TORI SPARKS KEEPS IT REAL
Tori Sparks is in it for the love of music.
After perusing the sultry voiced singer’s comprehensive web site and listening several times to her new album, Under the Yellow Sun, (her first under her newly formed independent record label, Glass Mountain Records), I am inclined to agree with her. The twenty-four year old Sarasota, Florida native spent the last two years writing music, touring both in the U.S. and abroad, booking and promoting all of her shows, and even creating her own t-shirts. All of her hard work is starting to pay off, with MTV, Lifetime, and Oxygen all buying the rights to her music in their upcoming seasons as well as the inclusion of one of her new album’s songs, Cold War, in a compilation produced by Universal Music France, due out in March. Yet, with all the apparent beginnings of commercial success, Sparks remains incredibly focused on the reason she sings and plays: the passion that fuels the creation of her music. Nothing says it more than her M.O.: Freedom from the long shadow of the corporate umbrella.
Donn Swaby: Were there any musicians or singers in your family that influenced you when you were growing up?
Tori Sparks: In my family, nobody else played music really or did as much as far as the arts were concerned. When I was little I performed in theatre and played the cello.
DS: So theatre was your first love?
TS: Well, I was always involved in music, but I actually studied theatre in college at Florida State University. I directed as well. I preformed music in front of people for the first time at open mic events on campus.
DS: So when did you make the decision to essentially give up theatre and invest more time and energy to your music?
TS: I had been cast in a production of The Good Woman of Sichuan. If I’d accepted the role, I would’ve had to stop playing music because of rehearsal conflicts. So I chose music.
DS: Was that a hard choice to make, considering you were passionate about both things?
TS: It’s like being in love with two people. You can’t marry both of them.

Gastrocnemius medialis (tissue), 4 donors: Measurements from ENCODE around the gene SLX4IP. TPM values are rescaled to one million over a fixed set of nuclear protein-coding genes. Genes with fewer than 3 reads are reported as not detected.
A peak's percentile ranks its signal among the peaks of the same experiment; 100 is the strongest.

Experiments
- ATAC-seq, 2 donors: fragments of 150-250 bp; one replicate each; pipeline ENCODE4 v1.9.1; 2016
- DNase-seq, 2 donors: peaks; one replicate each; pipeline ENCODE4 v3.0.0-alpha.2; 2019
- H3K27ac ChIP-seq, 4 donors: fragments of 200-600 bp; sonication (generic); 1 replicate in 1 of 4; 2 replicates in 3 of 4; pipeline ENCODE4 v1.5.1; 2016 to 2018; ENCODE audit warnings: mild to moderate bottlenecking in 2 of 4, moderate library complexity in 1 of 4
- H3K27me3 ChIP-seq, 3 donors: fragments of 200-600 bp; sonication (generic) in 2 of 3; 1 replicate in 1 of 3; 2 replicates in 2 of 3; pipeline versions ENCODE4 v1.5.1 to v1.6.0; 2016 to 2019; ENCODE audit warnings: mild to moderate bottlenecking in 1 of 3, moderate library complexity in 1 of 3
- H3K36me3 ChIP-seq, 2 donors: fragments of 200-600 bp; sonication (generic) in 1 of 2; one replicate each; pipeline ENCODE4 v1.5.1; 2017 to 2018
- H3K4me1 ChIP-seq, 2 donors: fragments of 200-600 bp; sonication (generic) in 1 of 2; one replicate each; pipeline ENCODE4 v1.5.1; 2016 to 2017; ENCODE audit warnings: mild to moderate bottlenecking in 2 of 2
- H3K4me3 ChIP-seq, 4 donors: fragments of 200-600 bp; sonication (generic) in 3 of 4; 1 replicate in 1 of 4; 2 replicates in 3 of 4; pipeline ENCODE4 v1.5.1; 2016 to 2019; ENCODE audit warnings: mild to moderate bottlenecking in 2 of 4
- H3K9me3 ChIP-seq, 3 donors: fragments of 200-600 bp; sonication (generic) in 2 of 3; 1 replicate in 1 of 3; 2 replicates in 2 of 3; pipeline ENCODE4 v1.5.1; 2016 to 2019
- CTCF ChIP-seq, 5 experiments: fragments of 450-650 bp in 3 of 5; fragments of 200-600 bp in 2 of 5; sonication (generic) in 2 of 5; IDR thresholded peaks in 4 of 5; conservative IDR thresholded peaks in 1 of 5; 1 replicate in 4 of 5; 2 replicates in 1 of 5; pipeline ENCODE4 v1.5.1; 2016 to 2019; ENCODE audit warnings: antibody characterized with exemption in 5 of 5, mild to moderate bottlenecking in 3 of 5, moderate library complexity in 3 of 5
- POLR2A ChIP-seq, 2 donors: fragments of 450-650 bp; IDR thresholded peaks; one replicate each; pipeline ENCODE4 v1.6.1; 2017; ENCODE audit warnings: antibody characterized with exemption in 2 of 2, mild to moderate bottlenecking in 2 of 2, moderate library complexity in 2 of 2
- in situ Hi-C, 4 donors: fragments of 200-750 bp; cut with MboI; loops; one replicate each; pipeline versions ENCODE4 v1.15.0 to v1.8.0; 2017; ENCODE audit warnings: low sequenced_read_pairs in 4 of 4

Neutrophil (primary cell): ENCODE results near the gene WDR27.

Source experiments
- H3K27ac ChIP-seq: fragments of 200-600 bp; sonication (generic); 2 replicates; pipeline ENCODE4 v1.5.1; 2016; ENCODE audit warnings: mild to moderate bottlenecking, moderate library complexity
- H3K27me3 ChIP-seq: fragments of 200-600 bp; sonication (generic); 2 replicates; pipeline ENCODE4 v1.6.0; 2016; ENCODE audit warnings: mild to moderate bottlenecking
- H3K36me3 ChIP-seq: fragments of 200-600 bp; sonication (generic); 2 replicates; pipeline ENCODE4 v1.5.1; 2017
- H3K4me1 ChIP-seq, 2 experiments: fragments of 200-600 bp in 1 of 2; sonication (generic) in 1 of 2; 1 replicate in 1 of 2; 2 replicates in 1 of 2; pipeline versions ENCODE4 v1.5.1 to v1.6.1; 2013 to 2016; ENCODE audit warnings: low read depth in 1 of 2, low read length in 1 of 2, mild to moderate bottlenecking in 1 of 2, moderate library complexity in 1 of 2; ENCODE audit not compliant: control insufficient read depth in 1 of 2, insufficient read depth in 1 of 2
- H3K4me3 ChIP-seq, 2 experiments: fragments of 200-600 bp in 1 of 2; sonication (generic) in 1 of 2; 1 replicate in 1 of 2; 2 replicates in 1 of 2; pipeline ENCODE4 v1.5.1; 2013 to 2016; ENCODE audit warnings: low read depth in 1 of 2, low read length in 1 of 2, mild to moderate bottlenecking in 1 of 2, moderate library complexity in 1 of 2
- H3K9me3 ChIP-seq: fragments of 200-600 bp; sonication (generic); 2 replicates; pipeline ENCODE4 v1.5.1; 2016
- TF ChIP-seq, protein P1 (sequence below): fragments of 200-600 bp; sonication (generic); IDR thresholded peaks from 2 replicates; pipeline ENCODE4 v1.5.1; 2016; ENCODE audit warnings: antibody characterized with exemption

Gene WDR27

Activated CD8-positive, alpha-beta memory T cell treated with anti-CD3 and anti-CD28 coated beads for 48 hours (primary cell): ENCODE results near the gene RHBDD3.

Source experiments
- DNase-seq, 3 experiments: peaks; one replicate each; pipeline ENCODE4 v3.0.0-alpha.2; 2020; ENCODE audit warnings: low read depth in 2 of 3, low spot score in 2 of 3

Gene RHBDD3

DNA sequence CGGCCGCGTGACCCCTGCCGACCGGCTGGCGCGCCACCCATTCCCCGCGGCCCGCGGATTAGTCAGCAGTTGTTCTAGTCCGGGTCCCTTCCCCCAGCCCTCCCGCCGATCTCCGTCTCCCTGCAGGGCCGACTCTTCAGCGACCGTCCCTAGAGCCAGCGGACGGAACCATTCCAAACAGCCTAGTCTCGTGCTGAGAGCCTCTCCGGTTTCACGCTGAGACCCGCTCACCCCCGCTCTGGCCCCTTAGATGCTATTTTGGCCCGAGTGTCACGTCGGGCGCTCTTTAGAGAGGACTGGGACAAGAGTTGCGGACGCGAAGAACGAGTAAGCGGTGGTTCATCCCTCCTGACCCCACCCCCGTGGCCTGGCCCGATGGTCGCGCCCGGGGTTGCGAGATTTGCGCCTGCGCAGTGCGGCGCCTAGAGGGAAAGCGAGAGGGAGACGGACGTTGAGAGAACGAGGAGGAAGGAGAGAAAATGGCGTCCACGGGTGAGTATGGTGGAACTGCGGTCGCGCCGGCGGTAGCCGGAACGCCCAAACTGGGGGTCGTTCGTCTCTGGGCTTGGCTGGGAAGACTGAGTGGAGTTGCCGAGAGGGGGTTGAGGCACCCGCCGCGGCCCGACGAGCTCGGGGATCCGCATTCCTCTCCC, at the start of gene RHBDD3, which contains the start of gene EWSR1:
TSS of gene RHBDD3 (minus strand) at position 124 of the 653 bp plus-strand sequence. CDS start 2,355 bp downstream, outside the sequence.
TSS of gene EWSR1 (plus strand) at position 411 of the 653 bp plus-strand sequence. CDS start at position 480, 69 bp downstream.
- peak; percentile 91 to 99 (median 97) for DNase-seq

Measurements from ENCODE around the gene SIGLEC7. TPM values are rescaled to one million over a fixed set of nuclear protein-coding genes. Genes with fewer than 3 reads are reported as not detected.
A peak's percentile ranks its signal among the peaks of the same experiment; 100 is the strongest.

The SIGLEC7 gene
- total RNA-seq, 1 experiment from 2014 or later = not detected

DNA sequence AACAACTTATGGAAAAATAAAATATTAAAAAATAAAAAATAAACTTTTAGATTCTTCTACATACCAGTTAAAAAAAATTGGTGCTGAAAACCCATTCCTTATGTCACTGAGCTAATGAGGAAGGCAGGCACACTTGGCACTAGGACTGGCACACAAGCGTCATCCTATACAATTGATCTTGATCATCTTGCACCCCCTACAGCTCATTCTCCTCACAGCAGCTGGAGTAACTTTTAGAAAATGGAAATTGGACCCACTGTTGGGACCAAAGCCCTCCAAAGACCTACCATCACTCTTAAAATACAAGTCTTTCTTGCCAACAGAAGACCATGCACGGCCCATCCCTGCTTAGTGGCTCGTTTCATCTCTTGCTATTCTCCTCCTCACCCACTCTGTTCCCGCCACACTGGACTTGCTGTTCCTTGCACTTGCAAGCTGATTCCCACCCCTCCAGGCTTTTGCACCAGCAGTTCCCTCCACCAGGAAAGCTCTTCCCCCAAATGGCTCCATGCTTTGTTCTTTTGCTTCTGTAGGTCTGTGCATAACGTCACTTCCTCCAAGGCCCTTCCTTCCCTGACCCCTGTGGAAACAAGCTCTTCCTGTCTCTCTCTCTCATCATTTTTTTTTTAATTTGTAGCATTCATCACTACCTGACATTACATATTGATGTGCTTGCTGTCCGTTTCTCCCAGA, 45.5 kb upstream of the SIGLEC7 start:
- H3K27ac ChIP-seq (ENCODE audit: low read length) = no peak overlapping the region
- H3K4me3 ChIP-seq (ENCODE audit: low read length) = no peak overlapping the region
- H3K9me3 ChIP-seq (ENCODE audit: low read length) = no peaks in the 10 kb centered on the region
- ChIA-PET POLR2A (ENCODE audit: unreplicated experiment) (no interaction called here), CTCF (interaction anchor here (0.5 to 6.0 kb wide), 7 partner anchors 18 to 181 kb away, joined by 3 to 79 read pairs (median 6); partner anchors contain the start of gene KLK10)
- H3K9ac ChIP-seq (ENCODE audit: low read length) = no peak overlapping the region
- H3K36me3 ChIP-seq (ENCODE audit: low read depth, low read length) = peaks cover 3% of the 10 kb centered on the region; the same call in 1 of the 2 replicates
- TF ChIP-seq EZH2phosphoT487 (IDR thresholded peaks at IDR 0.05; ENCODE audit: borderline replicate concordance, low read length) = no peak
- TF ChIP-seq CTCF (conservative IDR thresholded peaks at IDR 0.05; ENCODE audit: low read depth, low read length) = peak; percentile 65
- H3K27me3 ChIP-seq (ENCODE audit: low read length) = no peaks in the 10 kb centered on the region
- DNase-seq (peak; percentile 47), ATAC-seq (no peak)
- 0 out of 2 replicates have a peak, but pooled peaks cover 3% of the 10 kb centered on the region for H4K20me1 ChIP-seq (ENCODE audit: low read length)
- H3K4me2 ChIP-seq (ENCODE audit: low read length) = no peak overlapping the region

DS: When did you sign your first music contract?
TS: Music was still a hobby for me at that point in college. When I was first approached by a record label I was nineteen and I wasn’t pursuing it seriously as a career yet.
DS: You are obviously no longer with that label. How was that experience?
TS: That deal was so bad!
DS: Why was that?
TS: They wouldn’t hold up their end of things. You have to have a personal level of trust in music with the people you work with. These were exceptionally jerky people. The only solution was to hire a lawyer to prevent them from using my name, my image, and all my material.
DS: That must have not been an enjoyable experience.
TS: It was difficult, frustrating, nerve wracking, and expensive. It was like a divorce. I’m happy it’s over but at the same time it was a traumatic separation. Still, it forced me to learn everything on my own. I feel much better prepared for the business.
DS: What was your next move after that?
TS: It was 2006 and I toured parts of Florida, Georgia, Alabama, and the Eastern half of the U.S.. I also studied abroad for four weeks in France and England, playing shows in both countries.
DS: Any difference between domestic and foreign audiences?
TS: European audiences tend to be more excited to see you. They don’t take you for granted like they tend to do in bigger cities where they have so many musical acts to choose from. Audiences in smaller U.S cities also tend to take you for granted less, appreciating that you cared enough to come to their little town.
DS: At what point did you decide to start your own label?
TS: After playing in Ireland last year, I came back and asked myself, “Okay, if I wanna make another album, how am I gonna do it?” My main goal was to create a functioning organization in order to create art. I knew I had the rights to all my songs so I could promote myself, which I was doing anyway along with the booking and tour packaging, which is everything a label does. I knew that if my next album was a self release with no label, people wouldn’t touch it. So I decided to start my own label in order to give my album a feel of authenticity. When people hear of your record label, they give you more respect. It opens doors. Another major reason for having my own label is I knew I would ultimately have more artistic control.
DS: Having listened to Brig Feltus, the neo-soul singer I play guitar for, tell me about how hard it was for her to start her own label with her producer, I can imagine all the paper work.
TS: Yes! Thank you for saying that because I am not sure that those who have not attempted to do that truly understand how much work is involved.